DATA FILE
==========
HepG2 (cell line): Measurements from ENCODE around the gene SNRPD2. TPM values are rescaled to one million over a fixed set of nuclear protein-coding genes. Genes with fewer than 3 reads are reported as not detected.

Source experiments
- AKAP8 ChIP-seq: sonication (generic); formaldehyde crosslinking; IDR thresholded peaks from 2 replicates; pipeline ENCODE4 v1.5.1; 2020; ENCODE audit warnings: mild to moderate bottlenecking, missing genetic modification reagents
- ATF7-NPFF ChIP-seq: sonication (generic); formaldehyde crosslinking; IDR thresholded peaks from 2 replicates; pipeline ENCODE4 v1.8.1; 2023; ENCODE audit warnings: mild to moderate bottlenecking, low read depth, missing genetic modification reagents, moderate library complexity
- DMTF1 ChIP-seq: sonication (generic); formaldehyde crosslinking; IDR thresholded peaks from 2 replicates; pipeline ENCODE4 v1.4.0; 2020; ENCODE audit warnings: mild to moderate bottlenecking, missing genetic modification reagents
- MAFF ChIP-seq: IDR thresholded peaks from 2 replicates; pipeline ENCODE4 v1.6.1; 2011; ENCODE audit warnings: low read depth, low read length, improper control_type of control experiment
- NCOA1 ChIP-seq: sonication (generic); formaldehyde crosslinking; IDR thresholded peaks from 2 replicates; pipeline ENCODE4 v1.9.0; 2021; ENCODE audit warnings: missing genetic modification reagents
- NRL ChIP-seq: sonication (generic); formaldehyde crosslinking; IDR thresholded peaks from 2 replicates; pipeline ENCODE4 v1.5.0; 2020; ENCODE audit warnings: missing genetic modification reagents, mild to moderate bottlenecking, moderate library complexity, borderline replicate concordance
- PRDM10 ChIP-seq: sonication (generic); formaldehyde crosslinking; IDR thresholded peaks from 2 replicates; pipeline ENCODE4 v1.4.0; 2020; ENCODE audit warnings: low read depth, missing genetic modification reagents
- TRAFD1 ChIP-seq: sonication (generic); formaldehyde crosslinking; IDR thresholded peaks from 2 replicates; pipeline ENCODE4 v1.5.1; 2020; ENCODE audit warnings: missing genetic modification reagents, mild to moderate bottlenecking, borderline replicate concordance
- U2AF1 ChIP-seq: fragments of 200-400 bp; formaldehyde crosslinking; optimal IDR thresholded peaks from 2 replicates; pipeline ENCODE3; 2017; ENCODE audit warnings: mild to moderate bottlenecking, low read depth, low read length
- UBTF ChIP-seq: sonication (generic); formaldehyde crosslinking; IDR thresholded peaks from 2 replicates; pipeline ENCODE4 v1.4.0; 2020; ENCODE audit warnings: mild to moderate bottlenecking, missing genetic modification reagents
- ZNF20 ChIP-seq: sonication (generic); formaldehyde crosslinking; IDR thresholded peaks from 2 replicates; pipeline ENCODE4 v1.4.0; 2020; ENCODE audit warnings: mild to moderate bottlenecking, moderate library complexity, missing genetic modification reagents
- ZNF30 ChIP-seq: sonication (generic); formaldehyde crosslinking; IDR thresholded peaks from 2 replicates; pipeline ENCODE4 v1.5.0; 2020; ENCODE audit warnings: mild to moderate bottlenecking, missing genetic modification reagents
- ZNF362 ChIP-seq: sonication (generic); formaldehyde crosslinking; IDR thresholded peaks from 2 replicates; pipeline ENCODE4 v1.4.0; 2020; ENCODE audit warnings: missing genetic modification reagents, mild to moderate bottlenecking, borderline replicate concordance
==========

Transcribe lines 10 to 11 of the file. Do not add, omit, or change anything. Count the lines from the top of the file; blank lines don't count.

- TRAFD1 ChIP-seq: sonication (generic); formaldehyde crosslinking; IDR thresholded peaks from 2 replicates; pipeline ENCODE4 v1.5.1; 2020; ENCODE audit warnings: missing genetic modification reagents, mild to moderate bottlenecking, borderline replicate concordance
- U2AF1 ChIP-seq: fragments of 200-400 bp; formaldehyde crosslinking; optimal IDR thresholded peaks from 2 replicates; pipeline ENCODE3; 2017; ENCODE audit warnings: mild to moderate bottlenecking, low read depth, low read length